Welcome to the journey. I’ll post information about composer study, composers, and music in general here. I’ve chosen this medium so that I can post photos, portraits, music, and links to other sites that are phenomenal at explaining something about music or telling the story of a composer’s life and work. We won’t begin at the beginning, but since it’s 2015 and Ambleside Online has chosen Palestrina, Brahms, and Schubert for their study this fall, I will share lots of juicy tidbits about these three on this blog.

When I first began studying Giovanni Pierluigi, for that is his name, he did not seem spectacular, and his music all sounded the same to me. He wrote sacred music and madrigals and lived during the Renaissance in Italy. He lived in the city of Palestrina, and he became so famous that his city became synonymous with his fame and he was eventually just called Palestrina. This is what Palestrina, Italy looks like.

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You have to understand what was happening during Palestrina’s time — the Protestants were changing the liturgy of the church and writing hymns to the music of drinking songs so that ordinary men and women might be more comfortable singing to the glory of God. It was a noble concept, but most Catholics were horrified by the idea. Common drinking songs? Sung boisterously to God inside His holy sanctuary? No! Palestrina was commissioned to write sacred music specifically for the church, and it was not to sound anything like a bar song. It must be lilting and beautiful, hauntingly solemn and glorious. He lived during a time when new melodic and harmonic ideas were beginning to spring up, so his work has a polyphonic feel to it. Polyphonic means “many voices.” Palestrina’s music has many different melodic lines to it, but they all sound beautiful together because they all fit into the appropriate harmonies we’re all familiar with. Here is a sample:

Palestrina was organist and choir master at the Sistine Chapel and at St. Peter’s. He wrote over a hundred mass settings and over two hundred motets. At the same time, he managed a very successful furrier business. He could sell you a fur cape or shawl and write you a song, too. His fur business was highly profitable, so he was an extremely wealthy man.

In Palestrina’s music, each voice part resembles a chant melody. In the opening Kyrie from Palestrina’s most famous work, the Pope Marcellus Mass (above), you can hear the classic, pure lines of the text set clearly amidst the various voices of the choir. Palestrina’s polyphonic writing is of such quality that many later composers (including Mozart, Beethoven, and Brahms) spent their early years studying counterpoint in the “Palestrina style” as set down in a famous textbook by J. J. Fux in 1725.

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On this map, Palestrina is the red star. See how close to Rome it is?

Here are some musical terms you may want to teach your children about while studying the music of Palestrina:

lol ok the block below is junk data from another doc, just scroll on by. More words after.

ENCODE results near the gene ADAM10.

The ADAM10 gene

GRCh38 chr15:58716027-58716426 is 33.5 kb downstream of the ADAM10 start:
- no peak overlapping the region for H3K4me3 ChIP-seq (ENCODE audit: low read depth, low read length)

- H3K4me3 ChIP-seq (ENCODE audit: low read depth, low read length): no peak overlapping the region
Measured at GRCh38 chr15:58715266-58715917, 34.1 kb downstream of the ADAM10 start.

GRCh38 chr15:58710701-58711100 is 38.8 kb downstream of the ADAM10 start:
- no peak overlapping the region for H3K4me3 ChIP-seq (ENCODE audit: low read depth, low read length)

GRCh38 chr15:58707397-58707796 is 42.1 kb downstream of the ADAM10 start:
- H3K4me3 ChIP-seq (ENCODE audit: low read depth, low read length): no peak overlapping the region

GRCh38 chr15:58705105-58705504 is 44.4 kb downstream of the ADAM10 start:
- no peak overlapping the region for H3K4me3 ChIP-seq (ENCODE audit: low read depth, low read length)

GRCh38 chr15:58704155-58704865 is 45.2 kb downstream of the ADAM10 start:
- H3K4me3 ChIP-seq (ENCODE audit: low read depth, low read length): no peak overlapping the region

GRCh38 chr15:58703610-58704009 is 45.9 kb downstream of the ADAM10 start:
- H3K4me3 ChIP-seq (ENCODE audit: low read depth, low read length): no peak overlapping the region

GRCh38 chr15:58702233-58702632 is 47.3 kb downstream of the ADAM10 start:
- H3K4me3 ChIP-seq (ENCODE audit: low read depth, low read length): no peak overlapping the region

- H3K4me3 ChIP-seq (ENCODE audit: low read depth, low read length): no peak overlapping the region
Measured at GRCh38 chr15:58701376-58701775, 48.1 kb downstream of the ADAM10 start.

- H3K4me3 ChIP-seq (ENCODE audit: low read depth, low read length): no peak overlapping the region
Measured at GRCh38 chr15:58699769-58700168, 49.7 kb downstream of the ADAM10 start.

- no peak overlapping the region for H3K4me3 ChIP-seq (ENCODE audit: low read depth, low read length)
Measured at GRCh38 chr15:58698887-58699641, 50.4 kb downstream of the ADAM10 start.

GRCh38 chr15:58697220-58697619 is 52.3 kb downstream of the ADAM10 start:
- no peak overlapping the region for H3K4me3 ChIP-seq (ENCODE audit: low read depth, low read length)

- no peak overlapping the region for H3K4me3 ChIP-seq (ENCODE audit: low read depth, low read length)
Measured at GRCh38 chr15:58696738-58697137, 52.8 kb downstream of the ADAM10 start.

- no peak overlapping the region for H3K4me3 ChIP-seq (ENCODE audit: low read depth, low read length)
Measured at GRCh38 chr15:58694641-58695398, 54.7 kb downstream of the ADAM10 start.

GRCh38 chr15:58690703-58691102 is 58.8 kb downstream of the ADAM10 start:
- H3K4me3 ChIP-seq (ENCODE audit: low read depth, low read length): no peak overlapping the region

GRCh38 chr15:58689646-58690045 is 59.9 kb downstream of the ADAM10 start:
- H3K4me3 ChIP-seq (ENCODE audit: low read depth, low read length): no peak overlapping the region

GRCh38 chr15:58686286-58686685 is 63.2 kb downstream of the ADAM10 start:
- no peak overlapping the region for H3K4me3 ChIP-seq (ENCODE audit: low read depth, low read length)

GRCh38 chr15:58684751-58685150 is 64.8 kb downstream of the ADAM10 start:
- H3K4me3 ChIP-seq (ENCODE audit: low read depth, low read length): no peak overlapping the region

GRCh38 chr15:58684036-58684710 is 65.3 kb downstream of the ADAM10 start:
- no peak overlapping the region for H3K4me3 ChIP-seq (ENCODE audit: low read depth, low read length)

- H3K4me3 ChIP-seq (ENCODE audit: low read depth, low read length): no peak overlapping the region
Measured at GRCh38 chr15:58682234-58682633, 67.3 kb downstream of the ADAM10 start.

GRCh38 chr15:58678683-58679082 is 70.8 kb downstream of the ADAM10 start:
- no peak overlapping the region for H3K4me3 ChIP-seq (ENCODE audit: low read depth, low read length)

Motet – a highly varied choral musical composition

Madrigal – a complex, polyphonic unaccompanied vocal piece based on a secular text

Agnus Dei – “Lamb of God,” a liturgical prayer addressed to Christ as the lamb of God.

Kyrie – a short liturgical prayer often set to music that begins with the words “Lord, have mercy.”

Sanctus – Liturgical prayer that begins with “Holy, Holy, Holy.”

Polyphony – literally, “many voices,” a style of musical composition employing two or more simultaneous but relatively independent melodic lines.

Counterpoint – one or more independent melodies added above or below a given melody.

Mass – the Catholic church service, at which the sacrament of the Eucharist is celebrated.

Ordinary Consistory – a formal meeting of the College of Cardinals convoked and presided over by the Supreme Pontiff for the creation of new cardinals and to vote on canonization of saints.

Palestrina wrote madrigals early in his career. Here is what wiki had to say about that:

“…His attitude toward madrigals was somewhat enigmatic: whereas in the preface to his collection of Canticum canticorum (Song of Songs) motets (1584) he renounced the setting of profane texts, only two years later he was back in print with Book II of his secular madrigals (some of these being among the finest compositions in the medium). He published just two collections of madrigals with profane texts, one in 1555 and another in 1586. The other two collections were spiritual madrigals, a genre beloved by the proponents of the Counter-Reformation.”

Palestrina later repudiated madrigals. He even tried to write some sacred ones to make up for those early pieces he wrote that did not have sacred texts to them. But alas! The madrigals survived! Here is a clip — and honestly, other than being a little faster in tempo and lighter in tone, I really can’t tell the difference between his sacred and profane music since I don’t know enough Italian to understand what they’re saying.

According to J J Fux, Palestrina had established and followed these basic guidelines for his music:

  • The flow of music is dynamic, not rigid or static.
  • Melody should contain few leaps between notes. (Jeppesen: “The line is the starting point of Palestrina’s style.”)
  • If a leap occurs, it must be small and immediately countered by stepwise motion in the opposite direction.
  • Dissonances are to be confined to passing notes and weak beats. If one falls on a strong beat, it is to be immediately resolved.

 

To learn more about Charlotte Mason’s living educational principles and how to apply them to music study, I hope you will consider purchasing my book, A Touch of the Infinite.